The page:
Chelsea Ladies' Emma Hayes could emulate Jose Mourinho
Chelsea Ladies coach Emma Hayes could emulate Jose Mourinho by guiding the Blues to a historic League title.
Like their male counterparts under Mourinho, Chelsea Ladies top their league under Hayes, the only female coach in the Women's Super League top flight.
She told BBC Sport: "I admire his work, he's a phenomenal coach.
"We're quite an integrated club. I've had the opportunity to sit down with their first-team staff."
|Chelsea Ladies' remaining Super League fixtures|
|5 October: Everton Ladies 14:00 BST (Home)|
|12 October: Manchester City Women 14:00 BST (Away)|
Hayes, 37, continued: "We talked about the quality of female players coming through. He's got a very keen interest in this whole club.
"[Mourinho] is very keen to see Chelsea evolve from top to bottom."
Chelsea Ladies have never finished higher than sixth since the WSL's inception three seasons ago, yet hold a one-point lead over Liverpool Ladies with just two games remaining.
Hayes, who joined the club in 2012, made a flurry of signings ahead of the current campaign in search of the ideal balance between English and foreign talent.
"Bringing in a lot of winners to the club this year has had a big impact, especially on our younger players, and I think we've got the spine of the team right," Hayes said.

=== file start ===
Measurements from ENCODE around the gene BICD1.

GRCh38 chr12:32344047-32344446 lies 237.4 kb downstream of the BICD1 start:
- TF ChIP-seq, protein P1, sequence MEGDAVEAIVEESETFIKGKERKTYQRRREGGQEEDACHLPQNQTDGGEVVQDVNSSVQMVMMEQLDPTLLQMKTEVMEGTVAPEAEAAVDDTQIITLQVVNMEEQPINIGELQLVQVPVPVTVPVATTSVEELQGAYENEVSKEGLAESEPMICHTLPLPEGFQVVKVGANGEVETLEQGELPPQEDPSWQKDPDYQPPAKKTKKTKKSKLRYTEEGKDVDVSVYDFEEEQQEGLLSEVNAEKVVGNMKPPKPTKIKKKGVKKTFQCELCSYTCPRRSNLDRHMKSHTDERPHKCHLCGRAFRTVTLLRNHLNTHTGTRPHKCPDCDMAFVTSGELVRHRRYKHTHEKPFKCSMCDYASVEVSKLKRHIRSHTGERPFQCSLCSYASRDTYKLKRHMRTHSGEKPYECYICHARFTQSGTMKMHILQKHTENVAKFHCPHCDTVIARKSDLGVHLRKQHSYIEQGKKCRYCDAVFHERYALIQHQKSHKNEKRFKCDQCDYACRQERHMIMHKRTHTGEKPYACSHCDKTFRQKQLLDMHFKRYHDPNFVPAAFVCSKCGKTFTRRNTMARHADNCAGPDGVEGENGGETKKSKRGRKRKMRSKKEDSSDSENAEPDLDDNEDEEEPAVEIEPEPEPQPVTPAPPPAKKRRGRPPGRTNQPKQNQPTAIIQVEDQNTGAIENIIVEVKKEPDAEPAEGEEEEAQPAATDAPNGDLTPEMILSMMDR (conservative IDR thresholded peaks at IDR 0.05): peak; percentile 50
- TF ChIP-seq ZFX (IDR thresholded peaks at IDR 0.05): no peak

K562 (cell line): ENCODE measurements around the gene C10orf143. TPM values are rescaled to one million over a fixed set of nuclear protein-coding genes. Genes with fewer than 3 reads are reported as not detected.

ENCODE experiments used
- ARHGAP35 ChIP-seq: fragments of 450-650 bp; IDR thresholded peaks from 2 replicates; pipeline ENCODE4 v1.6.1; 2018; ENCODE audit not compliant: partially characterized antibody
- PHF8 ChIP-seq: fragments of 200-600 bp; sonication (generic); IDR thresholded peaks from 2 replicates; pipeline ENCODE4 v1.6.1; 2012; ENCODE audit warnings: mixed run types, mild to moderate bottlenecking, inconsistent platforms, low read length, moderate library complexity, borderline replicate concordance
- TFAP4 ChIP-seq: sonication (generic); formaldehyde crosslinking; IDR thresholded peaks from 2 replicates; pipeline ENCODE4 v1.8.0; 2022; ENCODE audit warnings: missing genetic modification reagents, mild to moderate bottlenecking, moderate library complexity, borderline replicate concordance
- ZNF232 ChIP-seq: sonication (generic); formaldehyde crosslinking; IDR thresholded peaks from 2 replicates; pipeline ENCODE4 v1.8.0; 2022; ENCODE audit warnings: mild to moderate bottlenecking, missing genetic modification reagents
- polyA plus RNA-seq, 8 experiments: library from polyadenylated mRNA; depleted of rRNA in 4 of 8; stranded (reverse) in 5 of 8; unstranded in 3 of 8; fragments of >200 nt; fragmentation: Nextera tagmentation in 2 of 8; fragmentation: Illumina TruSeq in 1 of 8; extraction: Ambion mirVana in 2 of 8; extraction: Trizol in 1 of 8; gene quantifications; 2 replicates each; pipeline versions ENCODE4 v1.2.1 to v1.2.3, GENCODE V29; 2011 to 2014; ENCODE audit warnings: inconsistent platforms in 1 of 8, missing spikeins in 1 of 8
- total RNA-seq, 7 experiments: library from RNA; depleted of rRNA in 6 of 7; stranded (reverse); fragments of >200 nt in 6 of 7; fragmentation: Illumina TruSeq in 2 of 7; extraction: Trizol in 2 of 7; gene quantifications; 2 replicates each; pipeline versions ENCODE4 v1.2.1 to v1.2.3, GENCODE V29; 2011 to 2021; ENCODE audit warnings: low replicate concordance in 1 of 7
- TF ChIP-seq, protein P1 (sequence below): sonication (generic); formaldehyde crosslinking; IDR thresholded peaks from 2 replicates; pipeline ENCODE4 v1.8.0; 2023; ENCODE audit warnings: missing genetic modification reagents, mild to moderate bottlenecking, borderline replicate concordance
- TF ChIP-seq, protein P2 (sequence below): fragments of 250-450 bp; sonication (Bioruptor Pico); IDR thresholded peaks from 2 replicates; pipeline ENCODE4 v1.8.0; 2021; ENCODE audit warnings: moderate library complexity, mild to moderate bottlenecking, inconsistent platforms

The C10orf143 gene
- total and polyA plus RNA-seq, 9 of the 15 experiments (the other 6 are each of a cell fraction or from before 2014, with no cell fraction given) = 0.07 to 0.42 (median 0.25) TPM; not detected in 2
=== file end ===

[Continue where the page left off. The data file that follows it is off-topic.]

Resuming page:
"We've got top English players in here and everybody can see it's made a massive difference. They've made my job easier.
"Great players win titles, not necessarily great managers. Ji is capable of becoming one of the best players in the world. She's still only 23."
|Women's Super League table|
|Chelsea Ladies FC||12||23|
|Birmingham City Ladies||12||21|
|Arsenal Ladies FC||12||17|
|Manchester City Women||11||16|
|Bristol Academy Women||11||13|
|Notts County Ladies FC||11||11|
|Everton Ladies FC||11||4|
Hayes, who has coached in the United States, became the only female manager in English women's top-flight football after Shelley Kerr left Arsenal Ladies to become the first woman to coach a Scottish senior men's team.
She insists her gender doesn't put her under any added pressure.
"I was the only one in America so it's not unfamiliar territory, she said. "I think there's sometimes too much attention paid to it, we don't talk about it in other professions."
Hayes, who spent three seasons as Arsenal Ladies' first-team assistant coach, says female coaches need more practical experience to earn high-profile roles.
"Are they adding to their CVs, or are they spending all their time in coaching education?
"I feel a lot more practical experience needs to happen for female coaches in order for them to get more jobs.
"You've got to get yourself around the best. I'm grateful that I've had a lot of good people to learn from."